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Boy Harsher’s “The Runner (Original Soundtrack)” examines the human condition through the lens of campy horror

Boy Harsher’s “The Runner (Original Soundtrack)” examines the human condition through the lens of campy horror

At the brink of 2020’s semi-social collapse—the live music scene dwindling to a low hum—Boy Harsher dug deep into their artistic beginnings and crafted an entirely new world. 

Jae Matthews and Augustus Muller, the iconic darkwave synth duo known as Boy Harsher, met studying film in Savannah, Georgia. Their gravitation toward music arose as a tool for multimedia expression, with Muller writing soundscapes for experimental VHS imagery sculpted by Matthews. In 2014, they began releasing dark, synth-heavy industrial dance sounds. Acclaimed track “Pain” rose from the underground, bringing the band into the limelight. Now, it seems that Matthews and Muller have created a conceptual masterpiece, The Runner (Original Soundtrack), locking into the pain and uncertainty that many have felt in the past few years.

Photo by: Jordan Hemmingway

Beginning as a series of pre-pandemic songs, spring of 2020 forced the artists to change their plans and gave way to new directions. Part-way through that year, Matthews was diagnosed with multiple sclerosis. Matthews took time to rest and adjust to this new condition in their home state of Massachusetts. As they continued to write, the resulting album, The Runner (Original Soundtrack), touches on the human condition and the many meanings of heartbreak. In a stunning show of artistic merit, the tracks double as the soundtrack to campy art-horror meets meta-“making-of”-documentary, The Runner. 

Striking synth has gone hand-in-hand with horror of all kinds since the 1980s. Written, produced, and directed by Boy Harsher, The Runner embraces this aesthetic with the use of old televisions, wall-hanging landlines, and the rich color and texture of film. The video focuses on “The Runner,” a reckless and apparently menacing figure, blood dripping at the mouth. While The Runner does kill those in their path, they appear fueled by an innocent curiosity parallel to their carnage lust. They wreak their own havoc. Throughout the confusion and chaos, Boy Harsher’s soundtrack sits beautifully in the forefront. It appears as a traditional soundtrack might, enhancing the mood of this abstract narrative. But uniquely, the songs and music videos also appear on TV screens as viewed by characters, audio fading naturally as the camera moves closer or further away from the screens they’re watching. Occasionally, in a true meta-like twist, there appears behind-the-scenes-style footage of the band recording—woven, entangled in the nightmare of the plot.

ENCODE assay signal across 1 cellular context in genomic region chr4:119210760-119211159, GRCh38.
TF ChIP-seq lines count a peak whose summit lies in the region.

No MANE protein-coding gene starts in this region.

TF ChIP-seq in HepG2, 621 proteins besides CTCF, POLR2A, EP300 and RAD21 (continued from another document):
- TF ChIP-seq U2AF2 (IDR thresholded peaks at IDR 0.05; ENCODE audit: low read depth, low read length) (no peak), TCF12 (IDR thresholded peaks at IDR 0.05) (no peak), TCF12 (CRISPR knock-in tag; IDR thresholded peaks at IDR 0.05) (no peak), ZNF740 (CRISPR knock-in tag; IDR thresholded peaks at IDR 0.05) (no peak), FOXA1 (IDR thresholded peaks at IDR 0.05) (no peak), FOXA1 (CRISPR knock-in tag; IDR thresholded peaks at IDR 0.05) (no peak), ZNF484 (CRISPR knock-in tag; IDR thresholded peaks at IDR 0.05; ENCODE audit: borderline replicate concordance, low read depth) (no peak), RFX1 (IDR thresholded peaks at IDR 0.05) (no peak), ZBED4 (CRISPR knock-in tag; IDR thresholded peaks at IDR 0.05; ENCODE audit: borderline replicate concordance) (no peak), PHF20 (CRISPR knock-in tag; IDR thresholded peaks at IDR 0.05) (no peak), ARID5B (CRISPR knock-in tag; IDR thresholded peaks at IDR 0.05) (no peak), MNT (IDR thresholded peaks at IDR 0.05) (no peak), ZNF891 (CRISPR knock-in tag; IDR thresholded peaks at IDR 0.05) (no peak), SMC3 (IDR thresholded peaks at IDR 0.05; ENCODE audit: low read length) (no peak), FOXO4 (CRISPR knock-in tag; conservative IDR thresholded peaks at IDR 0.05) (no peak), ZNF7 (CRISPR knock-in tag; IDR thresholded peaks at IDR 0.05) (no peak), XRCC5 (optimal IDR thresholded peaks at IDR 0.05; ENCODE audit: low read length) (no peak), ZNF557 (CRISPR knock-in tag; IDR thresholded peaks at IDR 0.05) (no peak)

The tracks themselves are mystifying. The Runner (Original Soundtrack) follows a movie music style—including instrumentals “Untitled (Piano)” and “The Ride Home”—while remaining true to the vision of Boy Harsher’s signature sound. 

“Tower” hits soft and sweet with sweeping synth droplets, dripping in like a leaky faucet. Matthews’ vocals are breathy and raw, holding out for hope in a sea of melancholy. As the suspense grows, a creeping feeling builds until “Give Me A Reason” appears as a sort of main character interlude. The track is catchy and sultry. This is The Runner’s first appearance: “Speak of the devil/ And she will appear/ Afraid of the runner/ Who draws herself near.”

“Escape” captures the essence of the conceptual theme, leaning into a natural inclination toward escapism. The final track, “I Understand,” speaks to similar sentiments, only more resigned. This is the end of the battle, relinquishing hope, coming to terms with a loss of what once was. “If you wanna run away/ That’s all you gotta say/ And I will/ Understand.”

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Like any good soundtrack, this album features guest artists who appear on two of the eight tracks. In “Machina,” Mariana Salaña (of Boan) sings alongside a ‘80s dance beat, charmingly uptempo. Singing both in English and Spanish, she describes a Machine with no heartbeat, providing commentary on a contemporary attachment to technology. The music video within a video offers an image of Salaña dancing in latex alongside a silver-painted “Strong Man” (who is perhaps a human representation of the Machine, or possibly a surreal accent to the dark and campy nature of it all.)

“Autonomy,” featuring Cooper B. Handy (of Lucy), touches deeper on the human experience as antithesis of the machine. Human complexity is deep and entangled, yet the song casts light on the comfort of shared experience in a mutual expectation of inevitable death.

The Runner (Original Soundtrack) and corresponding film portray the insides of humanity: people make mistakes and run from what they fear. They isolate and break, but they also survive in times of hardship and hold each other close. Through the soundtrack’s dark and dulcet tones, there remains a beating human heart (lest it get ripped out by The Runner.)